A new study conducted at the University of Helsinki may tell us more about how dogs see their humans. The study presented dogs with photos of both familiar and unfamiliar human and dog faces and recorded the dogs’ responses. Participating dogs scanned familiar faces much longer than those they did not recognize, indicating that they have the ability to distinguish between faces AND that they actually enjoy it.
These dogs had not been trained to recognize faces, and yet they seemed eager to complete the task. Our pups really can recognize us, and do look forward to seeing us each day!
As for cats, a study out of the University of Tokyo confirmed that our favorite felines can distinguish their owner’s voice from another human’s voice. However, the question remains as to whether or not they will react. Historically, cats have become less domesticated than dogs, which explains why they act more independent. The independent cat is less likely to respond to their owner’s call then a dog is, and may not even see their owner as a human at all.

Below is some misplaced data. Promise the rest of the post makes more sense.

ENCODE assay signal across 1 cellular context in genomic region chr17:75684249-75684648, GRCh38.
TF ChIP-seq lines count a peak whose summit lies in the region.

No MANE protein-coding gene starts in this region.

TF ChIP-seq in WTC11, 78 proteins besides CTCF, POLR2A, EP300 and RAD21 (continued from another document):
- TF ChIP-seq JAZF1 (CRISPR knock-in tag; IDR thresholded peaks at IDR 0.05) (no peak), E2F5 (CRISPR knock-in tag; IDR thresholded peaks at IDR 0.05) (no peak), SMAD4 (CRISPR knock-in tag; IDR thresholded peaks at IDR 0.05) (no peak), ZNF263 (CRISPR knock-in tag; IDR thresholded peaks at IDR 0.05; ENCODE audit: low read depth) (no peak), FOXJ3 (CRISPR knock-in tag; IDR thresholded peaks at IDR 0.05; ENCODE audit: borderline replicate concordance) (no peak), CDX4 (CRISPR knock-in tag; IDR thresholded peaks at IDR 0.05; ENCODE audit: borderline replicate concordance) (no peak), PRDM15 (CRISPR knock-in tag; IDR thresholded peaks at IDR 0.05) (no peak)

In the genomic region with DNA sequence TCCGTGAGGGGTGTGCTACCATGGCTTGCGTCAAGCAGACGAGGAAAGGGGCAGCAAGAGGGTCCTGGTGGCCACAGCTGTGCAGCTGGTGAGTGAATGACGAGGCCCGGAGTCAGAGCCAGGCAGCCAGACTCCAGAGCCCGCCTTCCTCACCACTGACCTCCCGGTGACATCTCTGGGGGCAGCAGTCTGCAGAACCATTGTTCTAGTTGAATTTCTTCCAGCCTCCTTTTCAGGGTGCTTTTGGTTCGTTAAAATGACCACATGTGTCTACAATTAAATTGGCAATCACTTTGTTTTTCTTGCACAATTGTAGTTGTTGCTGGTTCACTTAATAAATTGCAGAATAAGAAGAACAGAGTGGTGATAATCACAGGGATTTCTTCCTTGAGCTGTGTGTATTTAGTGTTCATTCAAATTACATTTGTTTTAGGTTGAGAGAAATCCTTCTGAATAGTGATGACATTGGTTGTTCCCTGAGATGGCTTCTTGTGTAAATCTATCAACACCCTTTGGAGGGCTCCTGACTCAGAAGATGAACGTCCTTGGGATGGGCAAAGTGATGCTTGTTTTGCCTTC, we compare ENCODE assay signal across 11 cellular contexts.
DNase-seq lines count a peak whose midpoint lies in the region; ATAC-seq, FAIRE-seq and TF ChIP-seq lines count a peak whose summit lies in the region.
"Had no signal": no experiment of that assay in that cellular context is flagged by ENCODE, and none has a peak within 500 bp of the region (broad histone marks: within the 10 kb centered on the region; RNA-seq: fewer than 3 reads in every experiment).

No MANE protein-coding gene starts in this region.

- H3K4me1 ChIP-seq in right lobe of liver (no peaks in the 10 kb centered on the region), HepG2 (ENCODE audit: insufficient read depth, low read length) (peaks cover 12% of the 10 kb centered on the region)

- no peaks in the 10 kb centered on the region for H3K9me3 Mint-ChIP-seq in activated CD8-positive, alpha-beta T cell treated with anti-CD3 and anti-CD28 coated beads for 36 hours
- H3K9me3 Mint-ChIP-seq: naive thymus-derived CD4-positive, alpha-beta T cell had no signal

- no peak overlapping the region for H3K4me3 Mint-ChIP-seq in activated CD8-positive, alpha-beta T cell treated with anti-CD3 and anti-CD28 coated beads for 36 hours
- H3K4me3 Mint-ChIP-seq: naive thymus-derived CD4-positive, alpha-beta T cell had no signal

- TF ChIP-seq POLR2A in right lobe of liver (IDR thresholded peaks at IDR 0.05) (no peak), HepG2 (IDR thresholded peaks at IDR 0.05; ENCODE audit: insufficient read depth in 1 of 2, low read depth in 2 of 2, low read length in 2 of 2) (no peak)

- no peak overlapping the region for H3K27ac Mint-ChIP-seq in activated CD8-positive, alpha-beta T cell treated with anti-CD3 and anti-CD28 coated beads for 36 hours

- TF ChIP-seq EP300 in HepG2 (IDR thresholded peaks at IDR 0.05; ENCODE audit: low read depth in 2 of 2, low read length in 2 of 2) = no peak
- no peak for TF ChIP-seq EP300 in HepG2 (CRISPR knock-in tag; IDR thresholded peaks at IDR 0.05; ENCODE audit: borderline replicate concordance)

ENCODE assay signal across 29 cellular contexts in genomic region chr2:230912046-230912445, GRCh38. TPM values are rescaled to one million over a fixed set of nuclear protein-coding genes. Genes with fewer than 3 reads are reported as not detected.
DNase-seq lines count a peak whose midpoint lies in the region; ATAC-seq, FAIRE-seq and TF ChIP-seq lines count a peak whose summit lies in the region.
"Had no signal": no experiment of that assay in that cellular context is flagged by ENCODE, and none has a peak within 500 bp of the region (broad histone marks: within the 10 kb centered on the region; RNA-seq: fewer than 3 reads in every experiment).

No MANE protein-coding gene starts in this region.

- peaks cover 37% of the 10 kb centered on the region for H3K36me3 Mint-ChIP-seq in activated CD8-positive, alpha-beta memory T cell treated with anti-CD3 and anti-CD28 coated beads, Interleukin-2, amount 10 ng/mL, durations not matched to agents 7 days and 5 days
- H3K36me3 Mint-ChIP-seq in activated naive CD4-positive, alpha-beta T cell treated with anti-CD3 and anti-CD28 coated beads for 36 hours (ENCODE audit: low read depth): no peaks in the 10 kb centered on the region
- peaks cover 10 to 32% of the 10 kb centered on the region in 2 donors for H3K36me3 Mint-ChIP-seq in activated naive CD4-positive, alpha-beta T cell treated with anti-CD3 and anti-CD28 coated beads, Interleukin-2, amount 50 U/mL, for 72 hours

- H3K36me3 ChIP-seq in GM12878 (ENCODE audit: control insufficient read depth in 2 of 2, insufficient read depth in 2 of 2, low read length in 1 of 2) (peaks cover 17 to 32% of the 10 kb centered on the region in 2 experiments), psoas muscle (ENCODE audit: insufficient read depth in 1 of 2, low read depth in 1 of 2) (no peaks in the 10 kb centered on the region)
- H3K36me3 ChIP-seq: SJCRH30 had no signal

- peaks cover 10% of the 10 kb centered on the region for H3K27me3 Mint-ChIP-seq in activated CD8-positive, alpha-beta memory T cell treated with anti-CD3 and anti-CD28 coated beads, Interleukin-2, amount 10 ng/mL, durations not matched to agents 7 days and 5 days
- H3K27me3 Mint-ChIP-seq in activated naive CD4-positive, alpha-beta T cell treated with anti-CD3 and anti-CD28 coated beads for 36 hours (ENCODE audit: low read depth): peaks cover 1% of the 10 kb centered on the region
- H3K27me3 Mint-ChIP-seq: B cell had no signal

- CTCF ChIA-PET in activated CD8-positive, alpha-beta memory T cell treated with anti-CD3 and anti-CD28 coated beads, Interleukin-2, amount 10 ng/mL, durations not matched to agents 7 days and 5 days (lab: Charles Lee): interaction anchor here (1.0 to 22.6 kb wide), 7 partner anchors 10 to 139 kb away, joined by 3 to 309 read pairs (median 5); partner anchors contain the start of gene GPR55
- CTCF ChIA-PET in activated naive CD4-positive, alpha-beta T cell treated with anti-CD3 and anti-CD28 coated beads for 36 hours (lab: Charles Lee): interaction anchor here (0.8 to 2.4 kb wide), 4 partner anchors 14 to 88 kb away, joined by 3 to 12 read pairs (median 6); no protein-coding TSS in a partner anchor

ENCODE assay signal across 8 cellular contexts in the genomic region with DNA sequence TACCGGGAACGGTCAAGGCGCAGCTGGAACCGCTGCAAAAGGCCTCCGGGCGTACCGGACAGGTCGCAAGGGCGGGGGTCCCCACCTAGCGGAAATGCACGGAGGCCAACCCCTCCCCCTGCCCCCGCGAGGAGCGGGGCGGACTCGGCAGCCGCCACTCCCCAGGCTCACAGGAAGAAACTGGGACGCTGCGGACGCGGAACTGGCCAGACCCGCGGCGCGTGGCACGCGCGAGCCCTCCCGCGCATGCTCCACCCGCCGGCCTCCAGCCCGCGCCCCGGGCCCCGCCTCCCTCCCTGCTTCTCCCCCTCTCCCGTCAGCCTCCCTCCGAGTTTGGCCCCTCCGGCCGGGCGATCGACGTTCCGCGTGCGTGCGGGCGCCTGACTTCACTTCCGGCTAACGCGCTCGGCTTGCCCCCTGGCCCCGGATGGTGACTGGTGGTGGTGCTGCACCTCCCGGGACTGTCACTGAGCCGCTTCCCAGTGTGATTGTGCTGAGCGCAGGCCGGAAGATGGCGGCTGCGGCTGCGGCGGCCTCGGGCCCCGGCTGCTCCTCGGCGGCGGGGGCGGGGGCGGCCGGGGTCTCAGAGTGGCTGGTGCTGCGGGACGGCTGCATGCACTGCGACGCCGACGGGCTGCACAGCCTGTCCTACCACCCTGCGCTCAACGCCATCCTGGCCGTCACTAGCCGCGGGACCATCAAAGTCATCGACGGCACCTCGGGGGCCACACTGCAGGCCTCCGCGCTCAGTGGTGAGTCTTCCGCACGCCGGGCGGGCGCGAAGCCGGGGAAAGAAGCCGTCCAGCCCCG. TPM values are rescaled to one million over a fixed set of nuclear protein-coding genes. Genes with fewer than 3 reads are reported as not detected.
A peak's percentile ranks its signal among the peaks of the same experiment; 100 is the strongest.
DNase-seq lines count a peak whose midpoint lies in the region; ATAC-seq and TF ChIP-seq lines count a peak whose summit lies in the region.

That’s right, yet another recent study tells us that cats see their owners as, well, big cats. In his new book, Cat Sense, Dr. John Bradshaw explains that cats, though fiercely independent, connect to their owners because they see them as the “mama cat.” This is why a cat is prone to leap into freshly cleaned laundry or onto the table as you unpack groceries; as you put things down, your cat thinks you are providing them with something.